In that aforementioned post, I wrote that Montana, my home for the past ten years, didn’t feel like home. “It still feels like I’m passing through,” I wrote. What I wanted, what I had been dreaming about for the past few years, was to leave Montana and embark on a new adventure, to go somewhere else. Whether that was another 10 year adventure or something else, I didn’t say. I didn’t say because I didn’t know. I didn’t know where I wanted to go, when I wanted to go, or how I wanted to go—I just knew I wanted to go. So I wrote my thoughts down, and after I published them on my website, I shared the link on Facebook. I wanted my friends to know what I was thinking and feeling, and on the whole, those that read my thoughts gave me encouraging words of support. And it even resonated beyond my friend group. I received more email feedback on that post than anything else I had ever written. Complete strangers emailed me to offer their own stories similar to mine, and this connection with others made me feel like I was on the right path.

Turned out, I wasn’t.

One of my great realizations this summer came in my notebook. Since the first of January, I have been writing journal entries in my notebook every morning, day in and day out, all year, and I’ve yet to miss a day. I made a deal with myself earlier this year, but instead of writing more posts for my website, I devoted all my energy writing in my notebooks. I’ve filled hundreds and hundreds of pages in my notebooks, and I see no signs of slowing down. Clearly, I’ve spent lots of time with my thoughts, exploring them, analyzing them, understanding them, and one of the thoughts that changed everything for me came after one of the darkest periods of my life.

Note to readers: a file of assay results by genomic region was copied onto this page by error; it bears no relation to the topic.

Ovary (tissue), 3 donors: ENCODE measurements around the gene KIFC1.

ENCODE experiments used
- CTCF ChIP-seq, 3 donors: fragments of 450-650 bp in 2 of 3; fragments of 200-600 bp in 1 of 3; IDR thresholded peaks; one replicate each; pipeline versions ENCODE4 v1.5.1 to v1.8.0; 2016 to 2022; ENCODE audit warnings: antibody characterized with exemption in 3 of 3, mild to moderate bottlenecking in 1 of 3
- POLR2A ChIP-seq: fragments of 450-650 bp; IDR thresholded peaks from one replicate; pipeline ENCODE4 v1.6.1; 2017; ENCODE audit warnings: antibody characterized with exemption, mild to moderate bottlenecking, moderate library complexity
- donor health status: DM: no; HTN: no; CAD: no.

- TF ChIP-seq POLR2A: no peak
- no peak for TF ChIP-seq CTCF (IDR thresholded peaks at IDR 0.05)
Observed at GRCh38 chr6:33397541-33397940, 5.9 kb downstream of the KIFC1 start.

In early June, I didn’t want to live anymore. At least, that’s how I felt. I felt like I was wasting space, like I wasted so much of my life doing nothing, being nothing. There were many days where I didn’t want to get out of bed. What was the point? I felt like I was going to waste the day anyway. I didn’t trust myself to live, and at that point, why bother waking up anymore? But I kept waking up anyway, I kept making my coffee, I kept sitting by my desk with my notebook and pen, and I kept writing. All I had was my writing, and quite literally, my writing saved my life. I had to convince myself to live, to keep waking up, to keep taking that first step, to keep breathing, and I did convince myself, and my writing was the motivating force behind it all. It’s hard to explain exactly what was going on in my life at that time, why I was feeling that then, but I did feel these things, and I remember how exhausted I felt by the end of each day, exhausted of living, of fighting through it all and making it to another bedtime.

“I didn’t want to get out of bed because I didn’t know what to do,” I wrote in my notebook back then. “I don’t know what to do. I don’t know how to live. I’m tired of coming up with excuses. I’m just tired. I’m tired of not trusting myself to do the right thing, to do what’s right for me.” On another page, I wrote, “What do I want out of life? To not wake up sad every morning. To spend more time with the people I care about. To meet new people. To take risks. To not be afraid to live.” On another page, I asked myself, “Why don’t I know how to live?”

It was in the asking of these questions that I found my answer. What I learned is that no one knows how to live. Not really. We’re all just making it up as we go along, aren’t we? Human nature is the same for everyone but our experiences and lives are our own. They are unique to us, and that’s what makes life worth living, isn’t it? To live however we were built to live? And I wanted to live. I did, and I do. Each day is my chance to live well, and why would I want to give that up? Around mid-June, I decided that I was tired of coming up with excuses, and I decided to simply live, to spend more time with the people I care about; to meet new people; to take risks; to not be afraid to live anymore.